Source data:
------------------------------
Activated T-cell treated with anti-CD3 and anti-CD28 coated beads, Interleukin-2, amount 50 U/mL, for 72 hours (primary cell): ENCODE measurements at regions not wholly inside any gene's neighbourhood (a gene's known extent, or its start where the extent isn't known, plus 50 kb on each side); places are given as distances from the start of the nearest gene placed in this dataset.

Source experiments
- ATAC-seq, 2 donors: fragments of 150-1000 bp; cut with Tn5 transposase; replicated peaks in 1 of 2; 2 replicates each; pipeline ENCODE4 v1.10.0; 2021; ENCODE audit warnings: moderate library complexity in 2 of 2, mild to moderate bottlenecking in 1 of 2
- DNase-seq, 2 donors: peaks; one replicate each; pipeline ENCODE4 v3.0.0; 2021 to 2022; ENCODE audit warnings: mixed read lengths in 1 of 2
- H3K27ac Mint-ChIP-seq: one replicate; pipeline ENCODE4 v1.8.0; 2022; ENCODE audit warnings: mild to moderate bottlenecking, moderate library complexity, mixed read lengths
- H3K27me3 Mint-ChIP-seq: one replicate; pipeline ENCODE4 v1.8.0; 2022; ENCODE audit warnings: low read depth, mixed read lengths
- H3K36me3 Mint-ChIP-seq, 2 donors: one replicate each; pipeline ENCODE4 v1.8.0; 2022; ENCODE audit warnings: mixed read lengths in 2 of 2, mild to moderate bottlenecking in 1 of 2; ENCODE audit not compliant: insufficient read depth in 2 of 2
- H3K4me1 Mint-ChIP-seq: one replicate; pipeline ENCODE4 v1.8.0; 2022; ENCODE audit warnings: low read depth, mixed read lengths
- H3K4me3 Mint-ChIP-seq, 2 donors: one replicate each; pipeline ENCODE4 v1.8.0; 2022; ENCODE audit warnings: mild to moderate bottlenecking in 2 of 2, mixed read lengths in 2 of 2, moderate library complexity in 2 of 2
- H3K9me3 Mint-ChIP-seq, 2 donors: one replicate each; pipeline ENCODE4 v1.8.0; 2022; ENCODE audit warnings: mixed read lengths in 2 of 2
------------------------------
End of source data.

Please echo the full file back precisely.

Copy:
Activated T-cell treated with anti-CD3 and anti-CD28 coated beads, Interleukin-2, amount 50 U/mL, for 72 hours (primary cell): ENCODE measurements at regions not wholly inside any gene's neighbourhood (a gene's known extent, or its start where the extent isn't known, plus 50 kb on each side); places are given as distances from the start of the nearest gene placed in this dataset.

Source experiments
- ATAC-seq, 2 donors: fragments of 150-1000 bp; cut with Tn5 transposase; replicated peaks in 1 of 2; 2 replicates each; pipeline ENCODE4 v1.10.0; 2021; ENCODE audit warnings: moderate library complexity in 2 of 2, mild to moderate bottlenecking in 1 of 2
- DNase-seq, 2 donors: peaks; one replicate each; pipeline ENCODE4 v3.0.0; 2021 to 2022; ENCODE audit warnings: mixed read lengths in 1 of 2
- H3K27ac Mint-ChIP-seq: one replicate; pipeline ENCODE4 v1.8.0; 2022; ENCODE audit warnings: mild to moderate bottlenecking, moderate library complexity, mixed read lengths
- H3K27me3 Mint-ChIP-seq: one replicate; pipeline ENCODE4 v1.8.0; 2022; ENCODE audit warnings: low read depth, mixed read lengths
- H3K36me3 Mint-ChIP-seq, 2 donors: one replicate each; pipeline ENCODE4 v1.8.0; 2022; ENCODE audit warnings: mixed read lengths in 2 of 2, mild to moderate bottlenecking in 1 of 2; ENCODE audit not compliant: insufficient read depth in 2 of 2
- H3K4me1 Mint-ChIP-seq: one replicate; pipeline ENCODE4 v1.8.0; 2022; ENCODE audit warnings: low read depth, mixed read lengths
- H3K4me3 Mint-ChIP-seq, 2 donors: one replicate each; pipeline ENCODE4 v1.8.0; 2022; ENCODE audit warnings: mild to moderate bottlenecking in 2 of 2, mixed read lengths in 2 of 2, moderate library complexity in 2 of 2
- H3K9me3 Mint-ChIP-seq, 2 donors: one replicate each; pipeline ENCODE4 v1.8.0; 2022; ENCODE audit warnings: mixed read lengths in 2 of 2